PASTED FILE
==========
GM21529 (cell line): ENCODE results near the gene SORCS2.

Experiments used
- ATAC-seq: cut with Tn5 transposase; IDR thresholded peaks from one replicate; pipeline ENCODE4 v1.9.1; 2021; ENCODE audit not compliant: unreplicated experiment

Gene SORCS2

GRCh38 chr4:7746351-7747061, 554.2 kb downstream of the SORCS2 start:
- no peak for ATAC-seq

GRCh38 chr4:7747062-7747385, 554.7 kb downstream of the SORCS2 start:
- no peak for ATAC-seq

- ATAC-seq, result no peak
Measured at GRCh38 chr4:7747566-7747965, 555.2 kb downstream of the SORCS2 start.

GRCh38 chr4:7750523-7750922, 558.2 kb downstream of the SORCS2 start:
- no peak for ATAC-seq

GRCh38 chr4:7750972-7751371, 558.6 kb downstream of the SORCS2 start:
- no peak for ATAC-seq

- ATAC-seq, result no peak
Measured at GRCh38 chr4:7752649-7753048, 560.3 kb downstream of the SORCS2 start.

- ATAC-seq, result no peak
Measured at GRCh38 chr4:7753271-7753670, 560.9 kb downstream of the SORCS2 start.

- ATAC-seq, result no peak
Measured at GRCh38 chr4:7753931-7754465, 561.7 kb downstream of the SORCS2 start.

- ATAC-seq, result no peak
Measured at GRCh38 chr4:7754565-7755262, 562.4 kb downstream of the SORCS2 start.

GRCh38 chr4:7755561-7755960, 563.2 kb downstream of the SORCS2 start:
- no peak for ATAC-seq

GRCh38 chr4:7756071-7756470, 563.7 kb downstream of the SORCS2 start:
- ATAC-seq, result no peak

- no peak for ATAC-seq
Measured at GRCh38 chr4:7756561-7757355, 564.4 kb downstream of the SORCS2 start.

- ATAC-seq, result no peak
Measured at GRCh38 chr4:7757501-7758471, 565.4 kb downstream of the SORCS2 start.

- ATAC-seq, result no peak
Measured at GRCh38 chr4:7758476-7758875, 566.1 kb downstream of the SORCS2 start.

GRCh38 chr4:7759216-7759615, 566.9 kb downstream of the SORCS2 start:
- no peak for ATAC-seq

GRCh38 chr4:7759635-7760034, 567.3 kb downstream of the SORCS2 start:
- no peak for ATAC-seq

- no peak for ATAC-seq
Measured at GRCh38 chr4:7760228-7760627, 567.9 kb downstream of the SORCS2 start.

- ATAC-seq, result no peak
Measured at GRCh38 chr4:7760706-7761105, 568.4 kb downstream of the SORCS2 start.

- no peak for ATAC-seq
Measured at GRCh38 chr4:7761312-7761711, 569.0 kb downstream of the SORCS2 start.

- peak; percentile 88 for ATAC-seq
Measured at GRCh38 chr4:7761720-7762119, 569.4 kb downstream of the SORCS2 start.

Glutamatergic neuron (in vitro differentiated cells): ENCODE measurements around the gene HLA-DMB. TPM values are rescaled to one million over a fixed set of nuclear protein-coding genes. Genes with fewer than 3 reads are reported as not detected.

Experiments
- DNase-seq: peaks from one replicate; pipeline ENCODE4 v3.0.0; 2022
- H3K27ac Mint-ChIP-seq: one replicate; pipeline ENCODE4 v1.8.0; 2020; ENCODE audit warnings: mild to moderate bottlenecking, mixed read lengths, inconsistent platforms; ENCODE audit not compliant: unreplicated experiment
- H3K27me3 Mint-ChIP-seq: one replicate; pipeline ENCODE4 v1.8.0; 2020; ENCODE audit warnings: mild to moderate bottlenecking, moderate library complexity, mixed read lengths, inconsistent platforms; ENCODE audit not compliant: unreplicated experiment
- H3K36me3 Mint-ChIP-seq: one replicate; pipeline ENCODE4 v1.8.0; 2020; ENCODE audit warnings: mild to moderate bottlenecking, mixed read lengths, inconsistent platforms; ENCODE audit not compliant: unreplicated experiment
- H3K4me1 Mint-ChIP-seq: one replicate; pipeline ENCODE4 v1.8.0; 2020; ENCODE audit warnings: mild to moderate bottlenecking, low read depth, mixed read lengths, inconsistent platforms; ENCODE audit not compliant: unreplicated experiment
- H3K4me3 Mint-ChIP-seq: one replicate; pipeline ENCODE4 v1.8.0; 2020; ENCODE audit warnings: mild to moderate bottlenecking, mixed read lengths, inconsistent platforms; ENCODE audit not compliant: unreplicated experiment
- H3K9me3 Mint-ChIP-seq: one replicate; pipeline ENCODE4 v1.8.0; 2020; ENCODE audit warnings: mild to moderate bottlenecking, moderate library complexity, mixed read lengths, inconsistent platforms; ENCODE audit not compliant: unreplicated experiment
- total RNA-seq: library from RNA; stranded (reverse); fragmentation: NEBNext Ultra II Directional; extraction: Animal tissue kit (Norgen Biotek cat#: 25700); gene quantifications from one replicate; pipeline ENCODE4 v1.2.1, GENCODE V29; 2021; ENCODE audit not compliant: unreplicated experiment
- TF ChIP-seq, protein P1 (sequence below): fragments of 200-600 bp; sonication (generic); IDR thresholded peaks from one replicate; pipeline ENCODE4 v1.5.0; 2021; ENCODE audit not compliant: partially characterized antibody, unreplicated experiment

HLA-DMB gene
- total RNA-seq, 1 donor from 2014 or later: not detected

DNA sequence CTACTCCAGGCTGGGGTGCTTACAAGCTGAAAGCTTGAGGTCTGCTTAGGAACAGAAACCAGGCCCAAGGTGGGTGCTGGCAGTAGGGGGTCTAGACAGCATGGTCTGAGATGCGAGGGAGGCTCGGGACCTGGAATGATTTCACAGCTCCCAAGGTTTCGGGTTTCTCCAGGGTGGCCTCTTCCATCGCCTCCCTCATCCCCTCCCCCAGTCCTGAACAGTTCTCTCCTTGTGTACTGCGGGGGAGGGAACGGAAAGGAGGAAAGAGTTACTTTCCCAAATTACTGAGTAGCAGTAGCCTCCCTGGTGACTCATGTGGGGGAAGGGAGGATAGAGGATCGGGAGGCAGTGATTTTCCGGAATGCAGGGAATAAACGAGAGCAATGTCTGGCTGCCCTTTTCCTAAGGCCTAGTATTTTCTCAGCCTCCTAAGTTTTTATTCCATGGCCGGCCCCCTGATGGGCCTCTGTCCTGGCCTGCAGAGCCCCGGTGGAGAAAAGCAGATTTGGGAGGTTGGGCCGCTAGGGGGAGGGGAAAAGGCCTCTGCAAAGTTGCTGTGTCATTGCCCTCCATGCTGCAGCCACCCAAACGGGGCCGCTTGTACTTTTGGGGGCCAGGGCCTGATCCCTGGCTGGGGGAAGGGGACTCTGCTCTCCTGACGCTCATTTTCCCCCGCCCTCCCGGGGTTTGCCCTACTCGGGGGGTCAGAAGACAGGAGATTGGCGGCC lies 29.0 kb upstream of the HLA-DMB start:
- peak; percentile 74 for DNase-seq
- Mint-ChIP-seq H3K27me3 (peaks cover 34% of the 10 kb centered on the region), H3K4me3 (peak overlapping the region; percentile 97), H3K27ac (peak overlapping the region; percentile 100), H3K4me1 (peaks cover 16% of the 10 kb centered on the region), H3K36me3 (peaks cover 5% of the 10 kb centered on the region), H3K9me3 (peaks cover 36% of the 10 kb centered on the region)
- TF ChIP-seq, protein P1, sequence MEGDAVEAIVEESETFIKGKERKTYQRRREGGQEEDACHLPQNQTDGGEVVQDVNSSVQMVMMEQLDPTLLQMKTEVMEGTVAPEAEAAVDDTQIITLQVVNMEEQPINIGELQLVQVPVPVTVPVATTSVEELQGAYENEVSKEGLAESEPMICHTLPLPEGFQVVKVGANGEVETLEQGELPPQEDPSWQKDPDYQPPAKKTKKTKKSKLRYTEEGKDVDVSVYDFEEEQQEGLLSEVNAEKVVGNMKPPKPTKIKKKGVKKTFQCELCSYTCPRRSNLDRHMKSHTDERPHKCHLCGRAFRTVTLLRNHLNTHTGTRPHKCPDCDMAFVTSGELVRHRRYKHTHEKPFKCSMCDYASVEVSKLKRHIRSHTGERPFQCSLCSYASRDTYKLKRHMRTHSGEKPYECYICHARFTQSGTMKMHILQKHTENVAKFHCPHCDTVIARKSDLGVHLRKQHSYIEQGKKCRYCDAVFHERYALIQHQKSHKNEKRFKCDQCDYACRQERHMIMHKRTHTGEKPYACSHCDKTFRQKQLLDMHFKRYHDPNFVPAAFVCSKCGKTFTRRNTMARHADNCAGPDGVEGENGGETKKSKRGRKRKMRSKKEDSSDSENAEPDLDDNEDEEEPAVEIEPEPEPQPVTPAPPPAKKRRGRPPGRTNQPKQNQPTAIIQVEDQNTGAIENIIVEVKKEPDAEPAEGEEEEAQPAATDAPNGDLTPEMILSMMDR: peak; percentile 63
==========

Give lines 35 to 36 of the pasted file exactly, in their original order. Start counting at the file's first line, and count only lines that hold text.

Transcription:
GRCh38 chr4:7759635-7760034, 567.3 kb downstream of the SORCS2 start:
- no peak for ATAC-seq